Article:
Devon Balwit’s individual poems can be found here as well as in journals such as The Cincinnati Review, apt, Posit, Grist, Fifth Wednesday, The Free State Review, The Carolina Quarterly, Sierra Nevada Review, The Timberline Review, and more. For her reviews, chapbooks and collections, see her website at: https://pelapdx.wixsite.com/devonbalwitpoet
At the Fracture Clinic
Steve is busy about his work, sculpting
fiberglass mesh along the length of my son’s
arm. He is both gentle and firm, just
how I want my son to be when he is grown.
I want my son to speak as respectfully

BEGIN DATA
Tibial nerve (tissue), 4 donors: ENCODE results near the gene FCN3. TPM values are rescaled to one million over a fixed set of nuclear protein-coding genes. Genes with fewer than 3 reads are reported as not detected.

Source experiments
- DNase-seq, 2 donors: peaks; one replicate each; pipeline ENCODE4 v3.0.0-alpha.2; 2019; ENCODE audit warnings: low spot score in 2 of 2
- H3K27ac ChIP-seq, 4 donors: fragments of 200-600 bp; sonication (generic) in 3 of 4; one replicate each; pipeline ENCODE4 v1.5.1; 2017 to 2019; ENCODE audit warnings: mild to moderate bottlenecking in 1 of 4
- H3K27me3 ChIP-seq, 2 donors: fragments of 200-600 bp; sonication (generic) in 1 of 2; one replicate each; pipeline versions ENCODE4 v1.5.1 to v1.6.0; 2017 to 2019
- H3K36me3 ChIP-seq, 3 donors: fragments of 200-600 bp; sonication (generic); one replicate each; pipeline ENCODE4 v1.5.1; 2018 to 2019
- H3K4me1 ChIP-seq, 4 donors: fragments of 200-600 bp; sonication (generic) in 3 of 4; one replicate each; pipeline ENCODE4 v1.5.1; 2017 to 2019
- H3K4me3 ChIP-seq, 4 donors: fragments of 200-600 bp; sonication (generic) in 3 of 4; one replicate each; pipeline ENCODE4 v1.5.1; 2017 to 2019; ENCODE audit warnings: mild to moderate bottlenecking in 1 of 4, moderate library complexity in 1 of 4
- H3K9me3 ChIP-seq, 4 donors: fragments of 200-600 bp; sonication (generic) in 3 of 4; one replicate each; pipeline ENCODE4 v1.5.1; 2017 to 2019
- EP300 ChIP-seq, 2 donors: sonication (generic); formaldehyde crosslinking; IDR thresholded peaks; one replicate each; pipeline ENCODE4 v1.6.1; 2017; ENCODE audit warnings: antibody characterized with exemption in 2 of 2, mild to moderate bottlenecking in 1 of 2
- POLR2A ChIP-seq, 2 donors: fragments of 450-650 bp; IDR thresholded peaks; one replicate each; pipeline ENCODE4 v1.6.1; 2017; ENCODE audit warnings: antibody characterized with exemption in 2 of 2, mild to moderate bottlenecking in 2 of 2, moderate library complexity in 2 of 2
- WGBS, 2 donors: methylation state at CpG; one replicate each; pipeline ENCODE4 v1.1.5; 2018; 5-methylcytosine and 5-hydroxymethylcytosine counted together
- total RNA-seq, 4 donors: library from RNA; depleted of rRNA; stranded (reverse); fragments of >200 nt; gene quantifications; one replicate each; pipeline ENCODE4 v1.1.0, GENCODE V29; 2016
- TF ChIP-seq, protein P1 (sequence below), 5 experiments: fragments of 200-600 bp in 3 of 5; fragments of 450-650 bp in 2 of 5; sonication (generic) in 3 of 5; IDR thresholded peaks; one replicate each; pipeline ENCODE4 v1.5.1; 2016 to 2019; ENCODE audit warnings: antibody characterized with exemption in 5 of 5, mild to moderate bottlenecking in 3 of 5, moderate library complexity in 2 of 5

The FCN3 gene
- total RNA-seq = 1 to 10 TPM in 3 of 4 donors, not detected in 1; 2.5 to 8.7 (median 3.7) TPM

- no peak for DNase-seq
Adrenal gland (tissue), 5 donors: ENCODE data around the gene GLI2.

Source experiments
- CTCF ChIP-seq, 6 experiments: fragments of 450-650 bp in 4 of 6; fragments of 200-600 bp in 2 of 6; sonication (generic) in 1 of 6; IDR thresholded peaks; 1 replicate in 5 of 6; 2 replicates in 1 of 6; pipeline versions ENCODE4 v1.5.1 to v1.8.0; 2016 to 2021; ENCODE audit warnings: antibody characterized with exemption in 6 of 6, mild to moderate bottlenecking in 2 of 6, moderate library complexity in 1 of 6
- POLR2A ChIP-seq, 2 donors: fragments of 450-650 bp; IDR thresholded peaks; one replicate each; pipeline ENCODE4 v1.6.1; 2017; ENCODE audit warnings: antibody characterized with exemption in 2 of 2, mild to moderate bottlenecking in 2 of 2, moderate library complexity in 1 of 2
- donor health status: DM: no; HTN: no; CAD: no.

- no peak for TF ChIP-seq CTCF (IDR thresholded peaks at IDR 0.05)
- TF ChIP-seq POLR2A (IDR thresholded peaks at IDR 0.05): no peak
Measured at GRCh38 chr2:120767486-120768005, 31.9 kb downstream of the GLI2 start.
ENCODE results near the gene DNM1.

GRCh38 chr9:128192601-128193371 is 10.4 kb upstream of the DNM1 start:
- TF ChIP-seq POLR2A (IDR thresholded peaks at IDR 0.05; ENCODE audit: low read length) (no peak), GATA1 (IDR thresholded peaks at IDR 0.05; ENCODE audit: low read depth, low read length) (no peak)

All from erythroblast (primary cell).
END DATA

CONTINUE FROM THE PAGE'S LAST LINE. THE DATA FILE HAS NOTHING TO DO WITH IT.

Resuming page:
of his future wife, as delightedly of his children.
Male doctors I have had enough of, but male
nurses, male technicians, these I warm to.
Such jobs have long been women’s work,
and the kind of man who chooses them has,
most likely, passed through battlefields
or come from small towns still tied to tilling
the soil. I always ask about trajectories,
wanting my son to hear myriad ways
of finding satisfaction. I watch my boy
size Steve up, imagine him imagining
himself, draping and snipping, binding
the broken, joyful in his own competence,
having settled upon what he is good at.
Winter Landscape with Bird Trap
It’s the scale that awakens such tenderness
in us, Breughel’s tiny doll babies
in their vast landscapes, each figure busy
like a flea
in a flea circus, caught by the leg. To us,
they are no different
than the songbirds approaching
the backyard trap,
seduced by life’s fatness, the amassed harvest,
turning dainty circles
until they brush against time,
and it flattens them.